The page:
By Charles Feldman, Reporter
Discussion over the possibility of whether to opt out of allowing recreational cannabis businesses in the village joined this year’s report on the State of the Finance Department and the presentation of the 2019 G.L.E.N. Committee Awards on the agenda at the Tuesday, July 22 Glen Carbon Village Board meeting.
The possibility of recreational marijuana facilities in the village was on the minds of many attending the meeting. Five residents aired their concerns to the board. None was in favor. Citing reasons ranging from potential dangers from people driving while high to medical reports on the negative effect of marijuana on adolescent brains that are still developing, they made it clear that they were opposed to the idea.
Later, members of the board reiterated those concerns during their short discussion on the topic after all the other business at the meeting was done.
Village Attorney Jim Schrempf prepared two model ordinances – one prohibiting recreational marijuana dispensaries in the community and one establishing a 3 percent tax on marijuana products (the maximum allowed by state law; the normal sales tax would also be collected on the products they sell).
The Illinois Municipal League, he said, recommends that if a municipality is going to have a tax it needs to have it in place and get it on the rolls at the Illinois Department of Labor by October 1 so it can begin collecting on Day One.
“I know you’re receiving phone calls already from would-be business owners who are scouting locations and trying to figure out if a given location in Glen Carbon is going to work for that particular type of business,” he said.
Municipalities are authorized to prohibit (“opt out”) of either commercial production or distribution (“dispensaries”) of adult-use cannabis within their jurisdiction or regulate them through zoning ordinances and conditional use permits. If no action is taken by the time the Cannabis Regulation and Tax Act takes effect on January 1, 2020, it will automatically be counted as approval of those things.
The village cannot restrict the private consumption of cannabis then. However, the act prohibits the use of cannabis in public places, schools and child care facilities.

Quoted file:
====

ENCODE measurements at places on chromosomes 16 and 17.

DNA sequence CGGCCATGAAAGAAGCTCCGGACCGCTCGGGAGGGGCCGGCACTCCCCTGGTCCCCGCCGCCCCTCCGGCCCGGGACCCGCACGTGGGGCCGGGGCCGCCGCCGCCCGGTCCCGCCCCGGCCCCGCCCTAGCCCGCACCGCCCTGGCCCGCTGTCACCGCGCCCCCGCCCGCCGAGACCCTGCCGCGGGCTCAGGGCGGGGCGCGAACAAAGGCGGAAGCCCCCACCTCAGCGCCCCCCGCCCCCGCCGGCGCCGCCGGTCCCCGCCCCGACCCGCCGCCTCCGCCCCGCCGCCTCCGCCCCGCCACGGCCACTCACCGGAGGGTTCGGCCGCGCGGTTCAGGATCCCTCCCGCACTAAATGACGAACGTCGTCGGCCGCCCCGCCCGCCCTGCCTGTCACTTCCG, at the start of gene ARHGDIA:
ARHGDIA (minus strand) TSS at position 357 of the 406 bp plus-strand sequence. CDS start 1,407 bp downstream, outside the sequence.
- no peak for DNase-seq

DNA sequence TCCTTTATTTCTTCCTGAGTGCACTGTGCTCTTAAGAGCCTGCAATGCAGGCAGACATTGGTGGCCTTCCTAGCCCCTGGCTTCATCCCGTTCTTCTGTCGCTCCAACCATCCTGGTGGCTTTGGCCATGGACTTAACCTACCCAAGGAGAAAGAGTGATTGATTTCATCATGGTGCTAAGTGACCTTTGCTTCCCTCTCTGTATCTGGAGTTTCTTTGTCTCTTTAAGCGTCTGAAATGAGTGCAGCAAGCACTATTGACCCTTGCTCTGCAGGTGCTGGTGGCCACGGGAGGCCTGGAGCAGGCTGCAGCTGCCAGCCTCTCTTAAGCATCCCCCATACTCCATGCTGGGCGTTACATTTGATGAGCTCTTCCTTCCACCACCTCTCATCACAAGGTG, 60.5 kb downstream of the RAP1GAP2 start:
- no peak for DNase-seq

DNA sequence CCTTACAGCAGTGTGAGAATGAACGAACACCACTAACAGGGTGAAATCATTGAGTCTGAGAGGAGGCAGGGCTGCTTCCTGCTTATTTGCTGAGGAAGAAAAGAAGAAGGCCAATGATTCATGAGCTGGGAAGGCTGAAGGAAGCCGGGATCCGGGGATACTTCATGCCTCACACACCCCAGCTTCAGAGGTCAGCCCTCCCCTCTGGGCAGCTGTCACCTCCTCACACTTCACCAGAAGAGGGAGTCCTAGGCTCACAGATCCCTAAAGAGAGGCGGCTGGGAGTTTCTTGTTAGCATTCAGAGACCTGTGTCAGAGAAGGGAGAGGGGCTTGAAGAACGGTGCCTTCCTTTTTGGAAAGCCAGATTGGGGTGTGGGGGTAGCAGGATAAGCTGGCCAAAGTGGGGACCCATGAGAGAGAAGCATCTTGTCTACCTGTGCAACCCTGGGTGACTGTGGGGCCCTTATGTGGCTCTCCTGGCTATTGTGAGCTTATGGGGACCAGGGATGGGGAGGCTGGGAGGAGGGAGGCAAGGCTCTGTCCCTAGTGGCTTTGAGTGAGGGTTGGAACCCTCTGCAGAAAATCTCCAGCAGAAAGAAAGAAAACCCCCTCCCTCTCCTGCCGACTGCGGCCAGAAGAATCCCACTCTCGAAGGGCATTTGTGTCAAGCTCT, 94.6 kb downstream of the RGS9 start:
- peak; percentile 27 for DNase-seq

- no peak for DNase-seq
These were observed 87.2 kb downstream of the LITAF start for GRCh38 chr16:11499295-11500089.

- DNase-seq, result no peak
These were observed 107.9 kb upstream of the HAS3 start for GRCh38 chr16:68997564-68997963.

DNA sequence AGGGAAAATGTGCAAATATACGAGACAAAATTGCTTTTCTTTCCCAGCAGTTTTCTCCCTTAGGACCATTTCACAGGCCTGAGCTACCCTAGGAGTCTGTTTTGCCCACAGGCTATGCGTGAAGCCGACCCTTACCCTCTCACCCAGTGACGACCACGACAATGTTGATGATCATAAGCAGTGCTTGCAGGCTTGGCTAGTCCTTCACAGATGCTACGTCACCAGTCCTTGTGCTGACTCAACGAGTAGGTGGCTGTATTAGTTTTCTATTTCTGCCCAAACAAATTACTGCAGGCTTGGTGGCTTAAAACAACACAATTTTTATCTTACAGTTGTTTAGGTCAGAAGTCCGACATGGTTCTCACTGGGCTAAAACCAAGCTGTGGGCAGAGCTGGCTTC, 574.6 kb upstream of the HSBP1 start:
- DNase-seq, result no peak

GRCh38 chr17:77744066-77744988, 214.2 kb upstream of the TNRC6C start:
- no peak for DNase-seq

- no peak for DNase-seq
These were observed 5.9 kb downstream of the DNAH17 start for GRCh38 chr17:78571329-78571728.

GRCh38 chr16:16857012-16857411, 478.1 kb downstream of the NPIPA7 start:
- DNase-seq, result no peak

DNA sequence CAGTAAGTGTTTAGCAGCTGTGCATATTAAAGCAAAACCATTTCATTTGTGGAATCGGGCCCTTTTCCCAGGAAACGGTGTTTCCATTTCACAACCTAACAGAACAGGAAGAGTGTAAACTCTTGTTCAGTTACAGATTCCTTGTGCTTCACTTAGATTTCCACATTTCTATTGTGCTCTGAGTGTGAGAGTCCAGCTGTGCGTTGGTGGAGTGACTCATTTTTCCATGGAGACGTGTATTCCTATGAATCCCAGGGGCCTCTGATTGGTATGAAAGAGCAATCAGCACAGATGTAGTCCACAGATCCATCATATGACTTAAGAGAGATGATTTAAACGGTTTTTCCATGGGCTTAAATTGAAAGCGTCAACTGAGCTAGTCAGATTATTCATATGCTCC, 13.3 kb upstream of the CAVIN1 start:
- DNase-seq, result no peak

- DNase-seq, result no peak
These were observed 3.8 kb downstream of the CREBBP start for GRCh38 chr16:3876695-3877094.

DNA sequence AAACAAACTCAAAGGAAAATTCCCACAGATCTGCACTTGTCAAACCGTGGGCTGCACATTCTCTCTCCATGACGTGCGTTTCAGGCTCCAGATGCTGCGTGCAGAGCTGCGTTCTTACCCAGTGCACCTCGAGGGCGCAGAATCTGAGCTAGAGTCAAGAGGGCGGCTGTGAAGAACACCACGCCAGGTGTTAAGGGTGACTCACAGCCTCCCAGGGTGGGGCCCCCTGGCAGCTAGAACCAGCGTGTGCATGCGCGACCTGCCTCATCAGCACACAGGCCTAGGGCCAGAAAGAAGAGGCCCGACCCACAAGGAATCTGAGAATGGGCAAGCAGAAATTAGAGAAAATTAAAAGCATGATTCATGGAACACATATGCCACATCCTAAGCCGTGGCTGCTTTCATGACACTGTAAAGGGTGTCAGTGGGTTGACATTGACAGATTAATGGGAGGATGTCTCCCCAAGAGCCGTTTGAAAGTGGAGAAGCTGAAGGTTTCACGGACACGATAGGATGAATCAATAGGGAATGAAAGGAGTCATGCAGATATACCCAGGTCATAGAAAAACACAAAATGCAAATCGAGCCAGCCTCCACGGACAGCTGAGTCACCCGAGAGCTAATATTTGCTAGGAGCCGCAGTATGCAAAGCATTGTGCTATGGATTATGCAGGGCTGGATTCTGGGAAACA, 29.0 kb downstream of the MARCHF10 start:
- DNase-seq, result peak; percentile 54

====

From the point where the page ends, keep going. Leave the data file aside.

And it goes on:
The board agreed to forward the matter to the Public Safety Committee with a recommendation to the full board so it can take action during its first meeting in September.
Also that evening, Village Director of Finance Scott Borror gave a PowerPoint presentation on the State of the Finance Department. According to his statistics, his department processed and distributed more than 63,000 utility bills and processed 3,406 accounts payable payments (38 percent of them electronically) in 2018. The village has earned a Aa2 rating from the Moody’s business and financial service agency, which called it “a low credit risk.”
Last year’s accomplishments also included the $6.8 million Alternate Revenue Bond issuance, transitioning to a calendar-based fiscal year and earning the village’s first Excellence in Financial Reporting Award from the Government Finance Officers Association.
He announced that the department’s goals for 2019 were to develop and implement the start of a village-wide performance management reporting system, begin a three-year training plan for all Finance Department employees, determine a financing plan for the next phase of Schon Park development and redevelop the department webpage.
An ordinance amending several items on the village’s budget for the current fiscal year was adopted. An evaluation of the budget after the first six months of this year showed some changes and updates that needed to be made to account for unanticipated expenses and funds from projects carrying over from the previous year.
Recipients of this year’s G.L.E.N. Awards were Barb and Chuck Edelblute at 31 Glen Ridge Drive; Eldon Martin at 22 Glen Ridge Drive; Reba Klenke at 404A Cottonwood Trace Drive; Jeff, Addison and Mitchell Garde at 54 Oakshire Drive West; Frankie and Shaun Peltier at 304 Cambridge Drive; and Karen and Dick Mitchell at 201 Matterhorn Court. Each winner received a plaque for their efforts.
Business of the month for July 2019 was Ross Dress For Less.
In other action, the board approved:
• A service agreement with Juneau Associates Inc. for Cottonwood V drainage improvements in the amount of $30,000. Madison County Community Development has also awarded $100,000 in funds for the project through this year’s Block Grant Program, which will offset part of the current Special Service Area tax levy.
• The low bid by Haier Plumbing and Heating Inc. in the amount of $252,153.98 to complete drainage improvements associated with Stormwater Bid Package 4 within Fields Crossing.
• An ordinance changing the wording of the village code pertaining to the general penalties of the village of Glen Carbon. This clarifies that each and every day that the violation exists (housing and building code problems, for example) is a separate offense and the village would not have to file a new charge each day. This is the general penalty that would be applied.
The next village board meeting will be held on Tuesday, August 13 at 7 p.m. at Village Hall. The public is welcome to attend. The meeting will also be shown live as it happens on the village’s Facebook page.